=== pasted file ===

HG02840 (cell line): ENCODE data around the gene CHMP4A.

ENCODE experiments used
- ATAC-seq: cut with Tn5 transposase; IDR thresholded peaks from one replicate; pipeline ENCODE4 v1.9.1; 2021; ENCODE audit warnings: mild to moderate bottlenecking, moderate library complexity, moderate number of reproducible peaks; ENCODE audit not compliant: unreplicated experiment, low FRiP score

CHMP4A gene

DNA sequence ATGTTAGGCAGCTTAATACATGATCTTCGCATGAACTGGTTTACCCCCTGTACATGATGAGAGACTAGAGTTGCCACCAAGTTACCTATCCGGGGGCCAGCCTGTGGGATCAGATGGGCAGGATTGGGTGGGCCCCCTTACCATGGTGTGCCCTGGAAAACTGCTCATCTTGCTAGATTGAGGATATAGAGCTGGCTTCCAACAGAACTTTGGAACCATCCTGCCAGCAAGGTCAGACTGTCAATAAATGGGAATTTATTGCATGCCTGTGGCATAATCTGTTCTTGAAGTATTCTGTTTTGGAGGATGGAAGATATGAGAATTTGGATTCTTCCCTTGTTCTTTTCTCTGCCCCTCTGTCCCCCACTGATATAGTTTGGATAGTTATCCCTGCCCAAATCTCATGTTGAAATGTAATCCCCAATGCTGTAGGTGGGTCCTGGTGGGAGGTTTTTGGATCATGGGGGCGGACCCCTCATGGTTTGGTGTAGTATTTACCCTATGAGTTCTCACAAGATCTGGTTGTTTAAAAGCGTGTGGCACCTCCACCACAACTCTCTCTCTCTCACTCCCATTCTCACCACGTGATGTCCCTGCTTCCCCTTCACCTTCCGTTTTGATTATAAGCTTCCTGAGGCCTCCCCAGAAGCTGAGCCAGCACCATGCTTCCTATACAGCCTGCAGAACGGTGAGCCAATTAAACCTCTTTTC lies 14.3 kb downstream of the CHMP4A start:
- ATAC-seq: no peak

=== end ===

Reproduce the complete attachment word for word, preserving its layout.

HG02840 (cell line): ENCODE data around the gene CHMP4A.

ENCODE experiments used
- ATAC-seq: cut with Tn5 transposase; IDR thresholded peaks from one replicate; pipeline ENCODE4 v1.9.1; 2021; ENCODE audit warnings: mild to moderate bottlenecking, moderate library complexity, moderate number of reproducible peaks; ENCODE audit not compliant: unreplicated experiment, low FRiP score

CHMP4A gene

DNA sequence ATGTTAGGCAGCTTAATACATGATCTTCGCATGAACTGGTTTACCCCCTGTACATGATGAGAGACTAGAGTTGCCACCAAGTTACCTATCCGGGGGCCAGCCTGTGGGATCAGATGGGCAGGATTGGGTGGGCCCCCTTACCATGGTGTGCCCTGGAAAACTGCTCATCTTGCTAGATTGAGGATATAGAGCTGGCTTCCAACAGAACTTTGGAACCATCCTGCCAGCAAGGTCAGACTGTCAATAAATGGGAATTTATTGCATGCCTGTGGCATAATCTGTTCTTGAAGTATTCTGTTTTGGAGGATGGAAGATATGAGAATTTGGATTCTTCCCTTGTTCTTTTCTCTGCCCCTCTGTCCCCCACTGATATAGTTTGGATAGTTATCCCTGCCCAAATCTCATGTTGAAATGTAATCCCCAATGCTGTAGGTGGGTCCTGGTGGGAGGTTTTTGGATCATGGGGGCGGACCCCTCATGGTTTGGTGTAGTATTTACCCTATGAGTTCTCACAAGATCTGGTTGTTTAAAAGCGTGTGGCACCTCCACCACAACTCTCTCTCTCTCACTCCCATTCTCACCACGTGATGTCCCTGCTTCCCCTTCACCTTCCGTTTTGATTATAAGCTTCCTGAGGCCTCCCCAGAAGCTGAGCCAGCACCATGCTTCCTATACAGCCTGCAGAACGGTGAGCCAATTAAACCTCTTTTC lies 14.3 kb downstream of the CHMP4A start:
- ATAC-seq: no peak